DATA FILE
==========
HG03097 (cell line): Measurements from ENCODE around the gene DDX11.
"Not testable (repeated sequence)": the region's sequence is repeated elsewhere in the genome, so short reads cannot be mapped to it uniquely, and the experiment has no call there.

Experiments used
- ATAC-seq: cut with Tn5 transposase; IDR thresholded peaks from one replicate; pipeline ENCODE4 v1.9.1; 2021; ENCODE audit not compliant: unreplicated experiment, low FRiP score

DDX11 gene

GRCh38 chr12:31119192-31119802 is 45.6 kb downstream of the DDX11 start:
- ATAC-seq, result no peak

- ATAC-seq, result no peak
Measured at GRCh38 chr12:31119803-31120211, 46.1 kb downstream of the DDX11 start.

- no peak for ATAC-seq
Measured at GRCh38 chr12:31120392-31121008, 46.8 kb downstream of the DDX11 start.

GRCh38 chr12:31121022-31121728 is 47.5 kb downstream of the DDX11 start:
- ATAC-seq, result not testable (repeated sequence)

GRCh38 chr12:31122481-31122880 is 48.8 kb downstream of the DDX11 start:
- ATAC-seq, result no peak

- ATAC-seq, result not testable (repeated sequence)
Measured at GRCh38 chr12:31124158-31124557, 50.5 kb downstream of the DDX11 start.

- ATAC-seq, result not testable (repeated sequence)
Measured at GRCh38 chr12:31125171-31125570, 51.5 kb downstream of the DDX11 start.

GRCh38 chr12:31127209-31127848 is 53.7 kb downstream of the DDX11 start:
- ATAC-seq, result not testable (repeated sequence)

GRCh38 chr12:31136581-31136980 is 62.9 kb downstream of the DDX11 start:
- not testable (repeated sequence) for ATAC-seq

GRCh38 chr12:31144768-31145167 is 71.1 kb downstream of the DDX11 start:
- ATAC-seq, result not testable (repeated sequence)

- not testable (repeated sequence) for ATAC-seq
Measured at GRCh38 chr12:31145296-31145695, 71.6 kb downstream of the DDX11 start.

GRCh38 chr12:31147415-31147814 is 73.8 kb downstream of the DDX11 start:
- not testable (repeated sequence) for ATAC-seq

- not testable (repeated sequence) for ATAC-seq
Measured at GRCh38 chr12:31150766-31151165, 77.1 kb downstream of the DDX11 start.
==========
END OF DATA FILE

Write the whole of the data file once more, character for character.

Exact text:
HG03097 (cell line): Measurements from ENCODE around the gene DDX11.
"Not testable (repeated sequence)": the region's sequence is repeated elsewhere in the genome, so short reads cannot be mapped to it uniquely, and the experiment has no call there.

Experiments used
- ATAC-seq: cut with Tn5 transposase; IDR thresholded peaks from one replicate; pipeline ENCODE4 v1.9.1; 2021; ENCODE audit not compliant: unreplicated experiment, low FRiP score

DDX11 gene

GRCh38 chr12:31119192-31119802 is 45.6 kb downstream of the DDX11 start:
- ATAC-seq, result no peak

- ATAC-seq, result no peak
Measured at GRCh38 chr12:31119803-31120211, 46.1 kb downstream of the DDX11 start.

- no peak for ATAC-seq
Measured at GRCh38 chr12:31120392-31121008, 46.8 kb downstream of the DDX11 start.

GRCh38 chr12:31121022-31121728 is 47.5 kb downstream of the DDX11 start:
- ATAC-seq, result not testable (repeated sequence)

GRCh38 chr12:31122481-31122880 is 48.8 kb downstream of the DDX11 start:
- ATAC-seq, result no peak

- ATAC-seq, result not testable (repeated sequence)
Measured at GRCh38 chr12:31124158-31124557, 50.5 kb downstream of the DDX11 start.

- ATAC-seq, result not testable (repeated sequence)
Measured at GRCh38 chr12:31125171-31125570, 51.5 kb downstream of the DDX11 start.

GRCh38 chr12:31127209-31127848 is 53.7 kb downstream of the DDX11 start:
- ATAC-seq, result not testable (repeated sequence)

GRCh38 chr12:31136581-31136980 is 62.9 kb downstream of the DDX11 start:
- not testable (repeated sequence) for ATAC-seq

GRCh38 chr12:31144768-31145167 is 71.1 kb downstream of the DDX11 start:
- ATAC-seq, result not testable (repeated sequence)

- not testable (repeated sequence) for ATAC-seq
Measured at GRCh38 chr12:31145296-31145695, 71.6 kb downstream of the DDX11 start.

GRCh38 chr12:31147415-31147814 is 73.8 kb downstream of the DDX11 start:
- not testable (repeated sequence) for ATAC-seq

- not testable (repeated sequence) for ATAC-seq
Measured at GRCh38 chr12:31150766-31151165, 77.1 kb downstream of the DDX11 start.